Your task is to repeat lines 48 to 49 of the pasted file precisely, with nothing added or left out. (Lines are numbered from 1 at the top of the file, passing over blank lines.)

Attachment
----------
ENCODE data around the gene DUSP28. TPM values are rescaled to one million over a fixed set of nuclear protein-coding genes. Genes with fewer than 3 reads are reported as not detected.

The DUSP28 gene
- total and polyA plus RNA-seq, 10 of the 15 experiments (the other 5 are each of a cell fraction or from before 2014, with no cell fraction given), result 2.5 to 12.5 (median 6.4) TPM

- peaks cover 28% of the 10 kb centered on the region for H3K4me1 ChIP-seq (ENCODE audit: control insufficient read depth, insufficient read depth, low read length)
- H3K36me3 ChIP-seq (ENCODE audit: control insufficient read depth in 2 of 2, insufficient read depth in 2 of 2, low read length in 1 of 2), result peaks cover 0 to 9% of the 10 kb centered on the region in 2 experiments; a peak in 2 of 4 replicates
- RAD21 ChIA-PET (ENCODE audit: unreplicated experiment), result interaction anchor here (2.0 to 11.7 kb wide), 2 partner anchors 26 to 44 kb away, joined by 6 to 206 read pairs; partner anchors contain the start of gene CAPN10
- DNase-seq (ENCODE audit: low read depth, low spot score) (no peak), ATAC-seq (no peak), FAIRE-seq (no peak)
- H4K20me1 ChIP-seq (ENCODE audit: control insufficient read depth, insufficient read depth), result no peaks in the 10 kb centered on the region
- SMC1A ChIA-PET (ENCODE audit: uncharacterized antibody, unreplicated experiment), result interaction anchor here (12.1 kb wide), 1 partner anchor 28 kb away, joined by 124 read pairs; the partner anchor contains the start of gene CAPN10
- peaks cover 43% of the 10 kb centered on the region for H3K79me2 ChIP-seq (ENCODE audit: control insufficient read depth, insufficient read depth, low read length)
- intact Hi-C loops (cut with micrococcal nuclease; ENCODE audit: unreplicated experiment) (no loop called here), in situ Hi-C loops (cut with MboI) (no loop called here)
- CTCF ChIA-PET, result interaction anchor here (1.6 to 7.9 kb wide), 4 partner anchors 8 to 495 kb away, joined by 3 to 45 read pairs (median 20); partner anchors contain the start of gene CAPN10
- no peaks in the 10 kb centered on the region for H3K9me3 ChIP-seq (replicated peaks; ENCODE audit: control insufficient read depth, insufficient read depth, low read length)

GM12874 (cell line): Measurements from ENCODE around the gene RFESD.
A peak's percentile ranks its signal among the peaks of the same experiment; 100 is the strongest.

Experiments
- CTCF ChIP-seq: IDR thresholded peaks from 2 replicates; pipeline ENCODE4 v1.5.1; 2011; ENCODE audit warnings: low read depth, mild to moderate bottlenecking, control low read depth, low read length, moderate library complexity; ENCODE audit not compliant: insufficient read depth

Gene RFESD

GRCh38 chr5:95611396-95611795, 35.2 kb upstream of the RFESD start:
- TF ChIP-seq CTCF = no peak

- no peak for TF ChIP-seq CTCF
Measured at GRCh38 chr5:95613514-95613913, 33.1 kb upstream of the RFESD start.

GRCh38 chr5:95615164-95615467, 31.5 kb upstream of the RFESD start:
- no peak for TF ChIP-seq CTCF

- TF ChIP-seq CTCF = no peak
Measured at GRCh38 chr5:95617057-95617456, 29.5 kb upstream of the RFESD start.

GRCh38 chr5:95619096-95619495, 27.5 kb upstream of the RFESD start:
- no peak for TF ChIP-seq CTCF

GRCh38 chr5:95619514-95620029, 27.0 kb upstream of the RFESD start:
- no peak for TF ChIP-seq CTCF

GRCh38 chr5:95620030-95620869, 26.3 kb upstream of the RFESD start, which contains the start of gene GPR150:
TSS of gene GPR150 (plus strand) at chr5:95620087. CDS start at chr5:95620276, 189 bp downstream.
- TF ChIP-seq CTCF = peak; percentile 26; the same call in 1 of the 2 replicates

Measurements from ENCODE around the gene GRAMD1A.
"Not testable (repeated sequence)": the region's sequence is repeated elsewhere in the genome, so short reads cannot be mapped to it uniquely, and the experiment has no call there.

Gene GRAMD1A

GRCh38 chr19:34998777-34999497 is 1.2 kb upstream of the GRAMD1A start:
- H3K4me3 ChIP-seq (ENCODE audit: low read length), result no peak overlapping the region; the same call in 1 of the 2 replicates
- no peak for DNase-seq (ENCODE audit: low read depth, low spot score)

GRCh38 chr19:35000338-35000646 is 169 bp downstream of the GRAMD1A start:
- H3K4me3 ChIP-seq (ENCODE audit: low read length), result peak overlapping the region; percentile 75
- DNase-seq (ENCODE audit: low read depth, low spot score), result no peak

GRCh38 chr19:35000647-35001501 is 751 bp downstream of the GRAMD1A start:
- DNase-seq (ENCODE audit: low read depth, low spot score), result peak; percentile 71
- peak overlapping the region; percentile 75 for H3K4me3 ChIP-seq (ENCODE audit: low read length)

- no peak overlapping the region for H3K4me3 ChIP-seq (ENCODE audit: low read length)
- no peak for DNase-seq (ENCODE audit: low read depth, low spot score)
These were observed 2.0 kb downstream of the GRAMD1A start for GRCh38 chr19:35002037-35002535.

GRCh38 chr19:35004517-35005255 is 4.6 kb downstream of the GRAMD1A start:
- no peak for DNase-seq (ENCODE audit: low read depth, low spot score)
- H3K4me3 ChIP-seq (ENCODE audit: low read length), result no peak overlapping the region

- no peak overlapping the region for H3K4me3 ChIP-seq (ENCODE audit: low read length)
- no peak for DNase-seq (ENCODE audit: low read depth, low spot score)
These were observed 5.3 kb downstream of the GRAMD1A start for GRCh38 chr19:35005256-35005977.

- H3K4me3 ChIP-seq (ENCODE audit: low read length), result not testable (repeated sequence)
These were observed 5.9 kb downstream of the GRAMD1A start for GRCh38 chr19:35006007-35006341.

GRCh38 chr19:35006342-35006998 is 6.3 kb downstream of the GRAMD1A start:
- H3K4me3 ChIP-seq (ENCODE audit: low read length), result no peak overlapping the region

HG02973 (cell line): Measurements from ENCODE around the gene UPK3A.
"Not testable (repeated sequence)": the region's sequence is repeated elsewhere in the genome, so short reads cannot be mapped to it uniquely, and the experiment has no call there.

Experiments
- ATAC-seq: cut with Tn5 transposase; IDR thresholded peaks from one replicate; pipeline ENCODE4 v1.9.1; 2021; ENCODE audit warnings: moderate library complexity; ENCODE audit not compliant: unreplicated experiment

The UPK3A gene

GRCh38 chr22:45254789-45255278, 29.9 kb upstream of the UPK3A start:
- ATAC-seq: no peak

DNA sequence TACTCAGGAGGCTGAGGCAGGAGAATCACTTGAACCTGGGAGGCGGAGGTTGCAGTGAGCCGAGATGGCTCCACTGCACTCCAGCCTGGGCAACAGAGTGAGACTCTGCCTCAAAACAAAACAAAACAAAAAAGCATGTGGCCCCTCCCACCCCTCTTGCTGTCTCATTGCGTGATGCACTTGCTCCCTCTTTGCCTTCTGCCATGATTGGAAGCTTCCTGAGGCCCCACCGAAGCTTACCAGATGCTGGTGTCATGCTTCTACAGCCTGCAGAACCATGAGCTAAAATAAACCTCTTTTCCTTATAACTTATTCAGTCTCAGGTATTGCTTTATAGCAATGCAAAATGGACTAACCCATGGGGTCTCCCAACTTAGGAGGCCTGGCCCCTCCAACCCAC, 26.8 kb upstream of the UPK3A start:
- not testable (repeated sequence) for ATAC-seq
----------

These were observed 2.0 kb downstream of the GRAMD1A start for GRCh38 chr19:35002037-35002535.

GRCh38 chr19:35004517-35005255 is 4.6 kb downstream of the GRAMD1A start: